Planning your MMM can be more complicated than it looks:
Choose a date from your Math Murder Mystery (MMM).
- Two weeks before the mayhem:
- Vague advertisements to pique curiosity
- Body outline (masking tape)
- Email teaser
- Compose storyline
- Choose victims and culprits (we suggest professors as ideal candidates, but be sure to ask permission before killing anyone off!)
- We had two victims, one a professor and one a fictitious student (appropriately named Polly Gone). Our murderers were both good-natured professors.
- One week before the tragedy:
- Encourage professors to announce the event in classes
- Email majors, minors, faculty, and other math-lovers
- Make necessary arrangements for location
- Reserve classrooms, if necessary (be sure to include set-up time as well as the event time).
- Feel free to use ours, or supplement them with your own.
- Contact any “surprise/special” guests
- We invited our much-loved chief of campus police to commence the event by announcing the murders and entreating the participants to help save the day!
- One hour before the bodies are found:
- Place puzzles/clues in envelopes labeled with group names
- Place envelopes in appropriate classrooms or other locations, hiding them if desired (we took great delight in hiding a clue behind a soda machine).
- Prepare the “headquarters”: a central location listing the possible suspects; this will also be the rendezvous point once teams have completed their puzzles…or if teams need some assistance, they can come here.
- The mystery revealed!!!
- Have someone announce the tragedy.
- Divide participants into groups, each of which will search for a different aspect of the crime, Clue-style: who, where, and with what weapon. We suggest the following group names: abelian, sub, cyclic, Klein-4, simple, and normal.
- On your mark, get set, go!
- Have coordinators remain at the headquarters except for periodic monitoring of struggling groups.
- In the participants’ absence, set up snacks. Yum…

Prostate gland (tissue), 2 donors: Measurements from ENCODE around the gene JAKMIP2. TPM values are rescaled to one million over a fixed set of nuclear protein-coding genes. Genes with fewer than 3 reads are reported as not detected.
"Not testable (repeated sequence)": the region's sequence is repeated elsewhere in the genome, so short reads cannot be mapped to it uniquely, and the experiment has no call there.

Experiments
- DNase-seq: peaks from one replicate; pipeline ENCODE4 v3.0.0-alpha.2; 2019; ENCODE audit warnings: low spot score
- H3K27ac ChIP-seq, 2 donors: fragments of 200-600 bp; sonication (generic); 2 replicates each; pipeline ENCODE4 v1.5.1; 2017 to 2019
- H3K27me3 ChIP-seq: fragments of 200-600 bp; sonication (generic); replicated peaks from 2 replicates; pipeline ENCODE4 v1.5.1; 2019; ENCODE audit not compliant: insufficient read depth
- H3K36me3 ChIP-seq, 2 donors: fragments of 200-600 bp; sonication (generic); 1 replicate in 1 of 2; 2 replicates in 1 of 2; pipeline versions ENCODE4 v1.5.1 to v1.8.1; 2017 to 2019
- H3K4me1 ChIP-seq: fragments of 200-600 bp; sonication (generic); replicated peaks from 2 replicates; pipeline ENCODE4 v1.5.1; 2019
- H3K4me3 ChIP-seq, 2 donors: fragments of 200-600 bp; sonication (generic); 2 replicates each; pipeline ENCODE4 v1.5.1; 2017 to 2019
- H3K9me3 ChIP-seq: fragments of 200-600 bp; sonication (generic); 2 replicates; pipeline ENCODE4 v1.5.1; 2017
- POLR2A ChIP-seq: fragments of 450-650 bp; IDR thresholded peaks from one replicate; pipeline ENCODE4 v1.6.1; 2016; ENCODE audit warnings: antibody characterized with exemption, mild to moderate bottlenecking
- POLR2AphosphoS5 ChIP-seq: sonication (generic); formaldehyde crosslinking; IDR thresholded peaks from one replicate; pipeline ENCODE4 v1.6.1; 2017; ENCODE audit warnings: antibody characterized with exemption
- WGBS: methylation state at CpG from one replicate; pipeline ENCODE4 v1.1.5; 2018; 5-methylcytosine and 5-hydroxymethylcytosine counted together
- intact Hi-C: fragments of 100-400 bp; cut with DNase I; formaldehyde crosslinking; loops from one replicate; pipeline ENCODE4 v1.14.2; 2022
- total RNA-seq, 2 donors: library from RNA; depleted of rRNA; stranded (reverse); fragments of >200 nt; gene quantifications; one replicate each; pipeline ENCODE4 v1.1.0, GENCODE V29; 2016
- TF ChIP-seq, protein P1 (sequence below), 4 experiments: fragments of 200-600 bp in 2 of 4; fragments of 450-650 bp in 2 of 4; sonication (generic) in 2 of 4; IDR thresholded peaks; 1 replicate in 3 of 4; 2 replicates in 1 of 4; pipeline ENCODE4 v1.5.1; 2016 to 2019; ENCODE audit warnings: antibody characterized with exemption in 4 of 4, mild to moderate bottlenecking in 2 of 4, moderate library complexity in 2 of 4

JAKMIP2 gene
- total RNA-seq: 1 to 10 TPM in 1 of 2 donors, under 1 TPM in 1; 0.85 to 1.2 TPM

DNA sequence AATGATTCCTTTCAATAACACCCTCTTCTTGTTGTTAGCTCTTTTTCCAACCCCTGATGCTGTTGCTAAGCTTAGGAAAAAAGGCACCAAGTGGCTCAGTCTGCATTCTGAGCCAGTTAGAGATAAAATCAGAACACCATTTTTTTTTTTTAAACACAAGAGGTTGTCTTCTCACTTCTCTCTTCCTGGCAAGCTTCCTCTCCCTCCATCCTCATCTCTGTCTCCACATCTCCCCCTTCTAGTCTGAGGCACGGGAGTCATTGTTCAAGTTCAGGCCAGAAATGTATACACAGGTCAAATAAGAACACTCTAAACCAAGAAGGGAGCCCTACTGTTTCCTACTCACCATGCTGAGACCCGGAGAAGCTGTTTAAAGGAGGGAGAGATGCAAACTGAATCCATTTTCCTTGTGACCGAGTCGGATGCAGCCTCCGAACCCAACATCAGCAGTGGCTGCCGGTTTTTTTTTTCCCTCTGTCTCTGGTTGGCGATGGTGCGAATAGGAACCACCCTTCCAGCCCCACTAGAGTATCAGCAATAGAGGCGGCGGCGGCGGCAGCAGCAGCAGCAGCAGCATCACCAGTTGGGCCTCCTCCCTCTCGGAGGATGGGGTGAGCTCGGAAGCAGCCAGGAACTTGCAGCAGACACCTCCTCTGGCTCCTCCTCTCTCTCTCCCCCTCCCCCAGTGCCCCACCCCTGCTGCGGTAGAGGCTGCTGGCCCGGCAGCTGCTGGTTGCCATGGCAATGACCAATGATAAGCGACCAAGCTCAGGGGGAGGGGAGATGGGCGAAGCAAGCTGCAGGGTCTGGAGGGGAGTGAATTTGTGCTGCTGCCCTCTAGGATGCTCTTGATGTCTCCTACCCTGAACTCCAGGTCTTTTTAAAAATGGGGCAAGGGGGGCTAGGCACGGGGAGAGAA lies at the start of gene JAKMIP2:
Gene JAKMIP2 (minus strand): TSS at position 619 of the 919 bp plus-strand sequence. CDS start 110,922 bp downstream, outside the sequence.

- Once all teams have completed their puzzles and returned to headquarters, allow each group to report on their findings so that everyone can finally piece together the mystery.
- Bask in your success!
- The puzzles themselves:
- We assigned four puzzles to each group, ensuring that we had varied levels of difficulty represented in each group’s set. Our approach was to give each group one easy puzzle, two medium puzzles, and one difficult puzzle.
- The solutions to the puzzles often provided the location of the next puzzle (usually a room) or of one of the clues. Sometimes, after completing a puzzle, the team could open a clue envelope which told them (sometimes cryptically) where to go next.
- We suggest using puzzles that emphasize problem-solving skills and logical thinking rather than advanced mathematical knowledge/techniques. This was helpful in encouraging (rather than discouraging) general participation and excitement about math!
- Easy puzzles
- Medium puzzles
- Hard puzzles (Note: for several of the hard puzzles, we included a hint that teams could consult after 5 minutes of unsuccessful deliberation.)
A Few Final Notes:
1. Our MMM unfolded like the game Clue. Each murder had 3 groups assigned to it. One group figured out the culprit, another the weapon, and another the place. Good potential weapons include: calculus book, compass, calculator, and poisoned fried chicken (this final weapon refers to one Davidson professor’s idiosyncrasies!)
We also chose to have 2 murders so that we had a total of 6 groups. Decide how many victims you want to have based on how many people you expect to attend.
2. Here’s a sample story line that one group received (this group was trying to figure out who killed Polly Gone):
Their first clue (given at headquarters) was a letter for Lou T. Nant, a local police officer who had seen the culprit and wanted to lead the team along a trail of clues. Only, fearing the media would interfere and corrupt evidence, he was going to use math puzzles to lead the team along the trail.
Along with the letter was their first puzzle. The answer took them to another room where there was another puzzle and a plate full of cookie crumbs (a clue which vaguely hinted at a few professors). After a few more puzzles and clues, the final puzzle directed them to a room where there was a crumpled up confession note discarded on the ground.
**Note: not all puzzle sets need a coherent story line…it’s okay to have the answer to one puzzle simply convert into the room number with the next puzzle. Just be sure to sprinkle clues along the way so people stay intrigued.